The one thing that never ceases to amaze people is that whilst they are keen to talk about their leadership abilities, employers are more likely to be asking about their team skills! The truth of the matter is that whilst recruiters are looking for leadership potential they are more interested in how you will fit into and contribute their team. Being a team player is essential and to be an effective leader you have to be an equally effective team player
How can I develop teamwork skills?
Are you involved in sports? Playing cricket, network or football all allow you to develop your teamwork skills. Volunteering will also allow you to put the theory of teamwork into practice. Think of how you can impact to the team. Consider how you spot and then solve problems. Think how you communicate with others and how you check they have understood what you are saying. Help others where you can. It maybe you have ideas, knowledge or experience of a situation – think how you can help the team be more effective.
Where can I get evidence of being a team player?
Group work is a great example. Here you have to work with others in a team not of your choosing. Group work can be frustrating as people will try to lead and direct or even subvert the direction the group goes in. Using your negotiation and diplomacy skills you navigate the minefield and deal with the situation utilising your communication skills.
Any part-time work you do and volunteering will feature elements of team work. You will have developed your flexibility to fill the gaps you find within the team or within the situation. If you work shadow then observe not only the person but also the way they fit within in their team. Team dynamics are interesting to observe. Everyone will have their own strengths and create their own roles within the needs of their team. Not only this but teams will absorb each other’s ideas and develop them further as their skills develop further.
What can I do to prepare for a question?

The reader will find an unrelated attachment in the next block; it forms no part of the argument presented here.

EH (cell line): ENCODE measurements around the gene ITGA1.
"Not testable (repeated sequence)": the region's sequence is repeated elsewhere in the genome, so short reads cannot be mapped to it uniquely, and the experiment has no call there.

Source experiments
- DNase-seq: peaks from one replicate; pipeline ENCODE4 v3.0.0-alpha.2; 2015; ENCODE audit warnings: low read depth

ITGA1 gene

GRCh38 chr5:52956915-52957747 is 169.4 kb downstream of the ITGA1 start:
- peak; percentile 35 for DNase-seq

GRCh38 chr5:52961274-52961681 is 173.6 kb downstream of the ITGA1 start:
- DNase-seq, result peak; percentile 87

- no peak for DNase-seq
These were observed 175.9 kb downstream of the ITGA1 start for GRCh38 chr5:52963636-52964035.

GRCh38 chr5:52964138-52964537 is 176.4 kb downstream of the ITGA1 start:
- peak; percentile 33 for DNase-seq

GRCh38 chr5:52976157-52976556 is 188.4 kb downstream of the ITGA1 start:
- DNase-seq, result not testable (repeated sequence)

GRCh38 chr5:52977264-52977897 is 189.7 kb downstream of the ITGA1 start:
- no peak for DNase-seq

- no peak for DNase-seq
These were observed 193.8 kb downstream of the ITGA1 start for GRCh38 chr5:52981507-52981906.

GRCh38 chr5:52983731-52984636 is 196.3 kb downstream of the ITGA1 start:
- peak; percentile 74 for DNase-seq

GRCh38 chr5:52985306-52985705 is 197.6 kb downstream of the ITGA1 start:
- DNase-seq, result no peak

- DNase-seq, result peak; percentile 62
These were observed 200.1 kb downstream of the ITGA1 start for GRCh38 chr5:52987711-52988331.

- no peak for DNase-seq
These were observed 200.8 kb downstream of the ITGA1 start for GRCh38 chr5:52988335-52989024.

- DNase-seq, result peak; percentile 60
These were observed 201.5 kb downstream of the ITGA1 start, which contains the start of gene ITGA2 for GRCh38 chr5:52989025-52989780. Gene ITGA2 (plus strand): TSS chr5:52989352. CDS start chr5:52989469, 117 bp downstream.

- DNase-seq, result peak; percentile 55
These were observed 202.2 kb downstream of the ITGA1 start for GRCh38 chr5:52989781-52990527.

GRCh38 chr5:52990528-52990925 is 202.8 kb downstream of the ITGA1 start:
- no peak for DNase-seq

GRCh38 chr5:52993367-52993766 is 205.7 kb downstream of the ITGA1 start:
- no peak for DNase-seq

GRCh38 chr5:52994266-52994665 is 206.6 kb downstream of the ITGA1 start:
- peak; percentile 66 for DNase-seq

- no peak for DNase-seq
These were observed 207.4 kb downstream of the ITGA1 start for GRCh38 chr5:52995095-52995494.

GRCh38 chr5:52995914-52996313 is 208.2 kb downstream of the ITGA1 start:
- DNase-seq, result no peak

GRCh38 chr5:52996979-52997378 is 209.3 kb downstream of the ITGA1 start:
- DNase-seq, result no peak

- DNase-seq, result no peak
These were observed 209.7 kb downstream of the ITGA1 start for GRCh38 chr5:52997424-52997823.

Firstly reflect on previous experiences. Think about the example and what made it a good one to use? Think about all the experiences you have of being in a team and what you have learned about your team working style? How has it changed? What feedback have you had about this? What have you enjoyed about working in a team?
There is an ‘I’ in team, when it comes to the evidencing of a skill.
You’ve heard that old expression there is no ‘I’ in team. Well, when you are offering an example you do have to set out what your role was. You do have to explain what your input was and how useful it was as well as what you learned from the experience. What you might do differently next time. How else can the employer see if you are suitable and do have the team working skills? You have to present them with clear evidence. So give them I, not we!
Don’t under estimate examples from part time jobs.
For many part time roles be it serving food or drinks or working in a shop there is a high element of team working. If you don’t see the value of the work experience you have then how can a recruiter? Don’t even say ‘it was only…’ it was work experience and recruiters are interested in all types of work experience and that includes volunteering – they see this as being proactive – and part time work (balancing it with studies shows multi-tasking).
Use a framework to help you support your evidence.
I use CARR (context, action, result and reflection) but you may be more aware of STAR (Situation, task, action and result) Think of the context or situation you are describing. Keep this precise and to the point. Concentrate on the action you took then give the result or outcome. The next stage should be to evidence how you learned and used that experience. Competency recruitment is very much focused on past behaviours and experiences being an indicator of future behaviours. We have a video that you can watch on You Tube If you haven’t already why not subscribe to the Warwick Careers & Skills channel ? Using a structure ensures you give a focused example and get your message across.
Get it checked before you send it!
It is always worthwhile getting feedback so you can send the best application form that you can, you can get an application check from a Job Search Adviser over in Oculus. Practice before the interview. Don’t forget to check out the Warwick Moodle courses especially the ‘Apply’ course.
Keep yourself open to new opportunities and keep developing the skills you need for roles. This is a constant process and reflecting on what skills you have and the skills you want to develop. Ask for feedback and suggestions on how you can improve not only from supervisors but colleagues too. Good luck!